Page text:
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Video — 7 Ways You Might Reduce Home Insurance Costs

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Here are seven quick tips that might help reduce your home insurance costs. One. If you're still shopping homes, consider size and materials, square footage, and building styles do affect premiums. Two. Consider neighborhood costs including crime rates, floodplains and natural disaster. Three, review deductibles and coverage amounts. If you can afford a higher deductible, you may get lower premiums. Four. Maintain good credit. It's likely to help lower your rates. Five, consider security features such as cameras, alarms, and smoke detectors. Six. Pay attention to little things. Even the breed of your dog can affect premium rates. Seven - Shop premiums aren't identical between companies and your situation may fit one policy better and lower your. Review your policy on a regular basis. Just because the cost is rolled into your monthly mortgage doesn't mean you should ignore it.

A Dozen More Ways To Save On Homeowners Insurance

Depending on which insurance company you buy your policy from, the price of your homeowner's insurance can vary by hundreds of dollars. Here are some things to think about before you buy home insurance.

1.Go Shopping

It will take some time, but you could save a lot of money by doing it. You can ask your friends, look in the Yellow Pages, or call the insurance department in your state. (The back page of this brochure has phone numbers and websites.) At, the National Association of Insurance Commissioners has information, such as complaints, that can help you choose an insurance company in your state. States usually have information about how much major insurers usually charge, and many states also have information about how often customers have problems with each company.

Check out consumer guides, insurance agents, insurance companies, and online services that give insurance quotes. This will give you an idea of the price range and tell you which companies have the lowest prices. But don't consider price alone. The insurance company you choose should have a fair price and give you the kind of help you'd expect if you needed to file a claim. So, to figure out how good the service is, use the above complaint information and talk to a few insurers to get a feel for how they work. Ask them what they think you could do to save money.

Check the financial stability of the companies you are considering with rating companies like A.M. Best ( and Standard & Poor's ( and consumer magazines. Get price quotes once you've narrowed your choices down to three.

2.Raise your deductible

Deductibles are the amount of money you have to pay toward a loss before your insurance company starts to pay a claim, according to the terms of your policy. The higher your deductible, the more money you can save on your premiums. Most insurance companies now say that your deductible should be at least $500. If you can afford it, raising your deductible to $1,000 could save you up to 25%. Remember that if you live in an area that is prone to disasters, your insurance policy may have a different deductible for different types of damage. If you live near the coast in the East, you may have a separate deductible for windstorms. If you live in a state that is prone to hail storms, you may have a separate deductible for hail. If you live in an area that is prone to earthquakes, your earthquake policy has a deductible.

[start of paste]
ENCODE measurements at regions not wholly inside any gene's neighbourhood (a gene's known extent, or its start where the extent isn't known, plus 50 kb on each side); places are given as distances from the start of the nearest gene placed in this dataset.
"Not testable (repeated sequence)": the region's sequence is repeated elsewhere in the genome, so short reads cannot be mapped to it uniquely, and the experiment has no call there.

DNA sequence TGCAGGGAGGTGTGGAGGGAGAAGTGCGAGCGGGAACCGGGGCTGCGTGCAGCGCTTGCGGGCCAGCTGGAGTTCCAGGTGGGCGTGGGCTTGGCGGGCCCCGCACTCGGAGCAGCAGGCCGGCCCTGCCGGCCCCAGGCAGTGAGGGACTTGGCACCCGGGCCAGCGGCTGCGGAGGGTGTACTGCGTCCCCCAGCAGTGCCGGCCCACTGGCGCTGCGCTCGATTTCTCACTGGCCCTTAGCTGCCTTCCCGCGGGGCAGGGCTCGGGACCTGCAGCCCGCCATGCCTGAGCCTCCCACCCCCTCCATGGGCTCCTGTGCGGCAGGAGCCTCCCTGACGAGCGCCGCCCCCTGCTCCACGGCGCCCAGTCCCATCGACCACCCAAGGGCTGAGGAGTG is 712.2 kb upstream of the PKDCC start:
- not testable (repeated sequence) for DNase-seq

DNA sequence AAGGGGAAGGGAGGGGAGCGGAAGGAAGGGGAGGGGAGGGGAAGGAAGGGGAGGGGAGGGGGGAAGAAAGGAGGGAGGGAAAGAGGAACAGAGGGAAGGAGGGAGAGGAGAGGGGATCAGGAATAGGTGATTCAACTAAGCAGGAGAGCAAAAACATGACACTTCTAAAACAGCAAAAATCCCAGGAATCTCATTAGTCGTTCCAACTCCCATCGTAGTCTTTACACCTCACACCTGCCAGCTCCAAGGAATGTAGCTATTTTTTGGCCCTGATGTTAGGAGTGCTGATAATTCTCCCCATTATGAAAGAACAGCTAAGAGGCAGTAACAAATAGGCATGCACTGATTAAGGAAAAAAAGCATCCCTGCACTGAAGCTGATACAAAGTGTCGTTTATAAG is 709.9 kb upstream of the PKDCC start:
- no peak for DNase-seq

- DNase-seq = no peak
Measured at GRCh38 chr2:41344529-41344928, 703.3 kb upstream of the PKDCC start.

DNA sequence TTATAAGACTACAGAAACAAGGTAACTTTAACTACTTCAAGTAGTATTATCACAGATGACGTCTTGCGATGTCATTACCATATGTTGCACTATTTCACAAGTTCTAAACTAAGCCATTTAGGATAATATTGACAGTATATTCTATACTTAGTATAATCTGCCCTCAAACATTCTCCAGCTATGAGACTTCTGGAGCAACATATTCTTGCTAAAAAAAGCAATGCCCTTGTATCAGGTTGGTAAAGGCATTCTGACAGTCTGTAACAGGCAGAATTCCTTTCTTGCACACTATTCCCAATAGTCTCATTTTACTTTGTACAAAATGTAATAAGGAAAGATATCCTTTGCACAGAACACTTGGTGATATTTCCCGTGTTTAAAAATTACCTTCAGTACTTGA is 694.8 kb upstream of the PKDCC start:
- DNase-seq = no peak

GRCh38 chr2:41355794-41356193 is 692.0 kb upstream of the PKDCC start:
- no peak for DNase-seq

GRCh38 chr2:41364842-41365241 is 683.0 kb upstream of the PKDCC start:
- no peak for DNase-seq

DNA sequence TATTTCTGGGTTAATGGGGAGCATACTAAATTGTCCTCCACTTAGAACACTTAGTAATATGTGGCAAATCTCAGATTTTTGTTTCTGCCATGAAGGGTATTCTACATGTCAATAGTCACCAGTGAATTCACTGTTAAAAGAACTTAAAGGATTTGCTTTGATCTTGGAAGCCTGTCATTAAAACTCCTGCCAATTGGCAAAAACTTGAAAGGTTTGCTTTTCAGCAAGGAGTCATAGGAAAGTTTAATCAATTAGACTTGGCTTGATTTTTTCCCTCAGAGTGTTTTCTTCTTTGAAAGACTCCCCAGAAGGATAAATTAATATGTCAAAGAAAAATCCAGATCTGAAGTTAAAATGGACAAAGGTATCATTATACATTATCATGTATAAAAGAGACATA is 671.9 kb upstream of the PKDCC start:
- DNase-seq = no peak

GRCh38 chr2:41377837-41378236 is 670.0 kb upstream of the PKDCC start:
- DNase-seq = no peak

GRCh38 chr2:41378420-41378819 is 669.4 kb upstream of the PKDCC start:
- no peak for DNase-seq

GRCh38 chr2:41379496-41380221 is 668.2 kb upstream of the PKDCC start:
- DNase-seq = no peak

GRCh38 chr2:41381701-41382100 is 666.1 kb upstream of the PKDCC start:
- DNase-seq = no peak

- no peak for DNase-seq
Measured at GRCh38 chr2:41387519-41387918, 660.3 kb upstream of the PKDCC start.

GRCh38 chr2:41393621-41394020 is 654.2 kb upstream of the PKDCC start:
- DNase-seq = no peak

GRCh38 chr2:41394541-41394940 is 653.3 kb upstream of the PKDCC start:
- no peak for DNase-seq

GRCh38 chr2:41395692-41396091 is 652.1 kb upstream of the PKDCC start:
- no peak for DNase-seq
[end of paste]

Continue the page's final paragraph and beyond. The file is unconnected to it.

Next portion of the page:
3.Don't mix up what you paid for your house with how much it would cost to rebuild it.

The land under your house isn't at risk from theft, windstorm, fire and the other perils covered in your homeowners policy. So don't use its value to figure out how much home insurance to buy. If you do, your premium will be more than it should be.

4.Get your home and car insurance from the same company.

Some companies that sell homeowners, auto, and liability insurance will take 5 to 15% off your premium if you buy two or more policies from them. But make sure that the price of this package is less than if you bought the different coverages from separate companies.

5.Make your home more disaster resistant

Find out from your insurance agent or company rep what you can do to make your home more resistant to windstorms and other natural disasters. You might be able to lower your insurance costs if you add storm shutters, strengthen your roof, or buy stronger roofing materials. There are ways to make older homes better able to handle earthquakes. Also, think about updating your heating, plumbing, and electrical systems to lower the risk of damage from fire and water.

6.Boost the safety of your home.

Most of the time, a smoke detector, burglar alarm, or dead-bolt lock will get you a discount of at least 5%. Some companies will lower your premium by up to 15 or 20 percent if you install a sophisticated sprinkler system and a fire and burglar alarm that rings at the police, fire, or other monitoring stations. These systems are not cheap, and not all of them are eligible for discounts. Before you buy one, ask your insurance company what kind they recommend, how much it will cost, and how much you'll save on your premiums.